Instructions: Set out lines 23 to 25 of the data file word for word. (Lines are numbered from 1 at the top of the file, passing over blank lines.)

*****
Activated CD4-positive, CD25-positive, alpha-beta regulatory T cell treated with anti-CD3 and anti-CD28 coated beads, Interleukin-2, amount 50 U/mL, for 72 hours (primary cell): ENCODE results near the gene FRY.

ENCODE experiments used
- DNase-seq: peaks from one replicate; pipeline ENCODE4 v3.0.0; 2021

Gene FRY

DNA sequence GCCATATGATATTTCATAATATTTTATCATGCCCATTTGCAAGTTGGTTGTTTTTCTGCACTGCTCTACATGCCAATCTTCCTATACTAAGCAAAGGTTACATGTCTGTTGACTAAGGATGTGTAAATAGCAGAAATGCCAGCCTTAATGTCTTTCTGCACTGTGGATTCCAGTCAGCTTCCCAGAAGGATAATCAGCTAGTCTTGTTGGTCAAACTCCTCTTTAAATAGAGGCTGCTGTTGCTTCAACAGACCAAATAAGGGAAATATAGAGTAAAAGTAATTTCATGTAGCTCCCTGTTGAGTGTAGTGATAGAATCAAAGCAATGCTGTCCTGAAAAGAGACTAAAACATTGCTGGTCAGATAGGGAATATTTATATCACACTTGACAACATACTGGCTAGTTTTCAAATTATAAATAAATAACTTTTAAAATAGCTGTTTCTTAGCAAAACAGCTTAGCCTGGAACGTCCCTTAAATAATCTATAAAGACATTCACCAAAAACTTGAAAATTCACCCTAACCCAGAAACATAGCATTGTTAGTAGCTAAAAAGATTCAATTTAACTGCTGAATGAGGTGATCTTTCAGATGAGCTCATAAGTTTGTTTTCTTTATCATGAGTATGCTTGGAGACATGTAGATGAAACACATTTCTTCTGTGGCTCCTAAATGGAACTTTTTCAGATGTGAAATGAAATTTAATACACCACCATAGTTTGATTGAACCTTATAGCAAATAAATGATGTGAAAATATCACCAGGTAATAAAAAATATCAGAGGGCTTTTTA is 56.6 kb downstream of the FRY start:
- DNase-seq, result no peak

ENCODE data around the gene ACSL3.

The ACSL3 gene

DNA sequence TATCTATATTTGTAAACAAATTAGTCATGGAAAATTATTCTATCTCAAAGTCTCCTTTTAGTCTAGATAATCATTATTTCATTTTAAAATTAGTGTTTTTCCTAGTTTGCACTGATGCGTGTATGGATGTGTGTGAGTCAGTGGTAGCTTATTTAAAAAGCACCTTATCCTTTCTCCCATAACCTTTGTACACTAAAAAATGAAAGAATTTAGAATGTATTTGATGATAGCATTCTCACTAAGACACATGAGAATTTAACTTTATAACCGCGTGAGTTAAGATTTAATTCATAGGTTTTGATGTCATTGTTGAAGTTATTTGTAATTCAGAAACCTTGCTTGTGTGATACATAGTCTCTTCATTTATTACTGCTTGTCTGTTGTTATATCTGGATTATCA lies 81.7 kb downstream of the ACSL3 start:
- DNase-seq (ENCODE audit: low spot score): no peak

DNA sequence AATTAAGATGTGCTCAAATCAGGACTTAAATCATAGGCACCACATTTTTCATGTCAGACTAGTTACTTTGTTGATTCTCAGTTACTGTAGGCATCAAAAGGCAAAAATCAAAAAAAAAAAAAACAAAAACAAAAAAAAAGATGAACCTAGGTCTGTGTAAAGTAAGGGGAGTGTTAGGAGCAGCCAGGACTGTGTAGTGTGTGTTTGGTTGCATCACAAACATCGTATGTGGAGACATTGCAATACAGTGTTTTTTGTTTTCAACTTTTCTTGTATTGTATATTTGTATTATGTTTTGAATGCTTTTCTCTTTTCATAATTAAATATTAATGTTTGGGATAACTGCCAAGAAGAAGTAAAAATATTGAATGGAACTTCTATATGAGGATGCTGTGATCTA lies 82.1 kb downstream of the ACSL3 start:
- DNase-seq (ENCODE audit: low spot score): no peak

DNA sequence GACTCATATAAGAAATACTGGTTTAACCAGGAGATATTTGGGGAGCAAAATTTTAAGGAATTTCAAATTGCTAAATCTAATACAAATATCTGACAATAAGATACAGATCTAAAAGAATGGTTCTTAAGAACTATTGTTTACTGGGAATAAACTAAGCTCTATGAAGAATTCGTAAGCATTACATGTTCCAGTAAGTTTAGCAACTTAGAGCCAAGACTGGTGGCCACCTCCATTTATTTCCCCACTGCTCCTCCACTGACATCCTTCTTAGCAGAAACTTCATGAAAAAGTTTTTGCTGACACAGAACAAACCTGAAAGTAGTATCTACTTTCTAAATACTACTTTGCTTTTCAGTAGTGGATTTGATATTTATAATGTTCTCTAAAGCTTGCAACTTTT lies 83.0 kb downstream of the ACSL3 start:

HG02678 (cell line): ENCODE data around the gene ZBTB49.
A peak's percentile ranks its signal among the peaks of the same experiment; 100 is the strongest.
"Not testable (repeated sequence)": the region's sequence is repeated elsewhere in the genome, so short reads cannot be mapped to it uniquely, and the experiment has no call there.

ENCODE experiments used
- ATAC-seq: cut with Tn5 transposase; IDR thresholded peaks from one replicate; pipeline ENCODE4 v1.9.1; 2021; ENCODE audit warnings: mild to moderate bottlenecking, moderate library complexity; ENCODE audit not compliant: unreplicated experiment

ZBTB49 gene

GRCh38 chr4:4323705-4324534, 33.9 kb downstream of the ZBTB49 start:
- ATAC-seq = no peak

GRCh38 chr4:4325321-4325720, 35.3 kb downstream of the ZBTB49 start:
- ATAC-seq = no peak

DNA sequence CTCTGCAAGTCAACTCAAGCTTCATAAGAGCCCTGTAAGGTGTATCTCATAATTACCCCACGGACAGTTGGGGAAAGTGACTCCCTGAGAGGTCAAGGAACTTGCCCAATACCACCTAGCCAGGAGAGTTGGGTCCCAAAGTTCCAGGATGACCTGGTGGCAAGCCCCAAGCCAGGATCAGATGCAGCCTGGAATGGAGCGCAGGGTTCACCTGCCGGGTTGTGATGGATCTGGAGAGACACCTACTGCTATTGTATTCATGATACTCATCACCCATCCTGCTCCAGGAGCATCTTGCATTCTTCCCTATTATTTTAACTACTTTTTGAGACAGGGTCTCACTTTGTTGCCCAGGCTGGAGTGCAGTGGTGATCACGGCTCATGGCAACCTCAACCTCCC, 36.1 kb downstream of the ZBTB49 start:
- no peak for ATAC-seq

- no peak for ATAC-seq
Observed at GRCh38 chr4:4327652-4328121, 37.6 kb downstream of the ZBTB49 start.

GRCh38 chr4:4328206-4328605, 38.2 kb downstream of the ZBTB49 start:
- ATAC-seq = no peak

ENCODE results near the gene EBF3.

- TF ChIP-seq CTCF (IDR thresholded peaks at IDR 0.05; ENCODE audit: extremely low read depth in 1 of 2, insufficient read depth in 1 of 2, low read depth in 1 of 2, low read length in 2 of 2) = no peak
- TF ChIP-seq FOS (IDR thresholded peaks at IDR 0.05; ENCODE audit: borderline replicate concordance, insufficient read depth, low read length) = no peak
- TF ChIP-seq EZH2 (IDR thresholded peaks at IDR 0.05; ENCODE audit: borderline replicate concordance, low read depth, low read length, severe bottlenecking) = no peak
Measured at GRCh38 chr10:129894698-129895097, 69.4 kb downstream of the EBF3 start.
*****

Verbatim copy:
- ATAC-seq = no peak

DNA sequence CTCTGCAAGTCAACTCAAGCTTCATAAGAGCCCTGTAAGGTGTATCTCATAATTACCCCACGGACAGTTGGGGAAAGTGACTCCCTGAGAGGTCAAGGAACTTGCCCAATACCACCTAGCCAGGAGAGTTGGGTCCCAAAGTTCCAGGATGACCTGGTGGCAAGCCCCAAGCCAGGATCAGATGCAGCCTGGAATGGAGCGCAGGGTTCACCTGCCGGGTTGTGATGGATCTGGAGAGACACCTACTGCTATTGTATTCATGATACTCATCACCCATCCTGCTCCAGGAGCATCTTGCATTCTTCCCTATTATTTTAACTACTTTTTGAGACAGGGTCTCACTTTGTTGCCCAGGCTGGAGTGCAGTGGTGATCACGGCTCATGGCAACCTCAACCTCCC, 36.1 kb downstream of the ZBTB49 start:
- no peak for ATAC-seq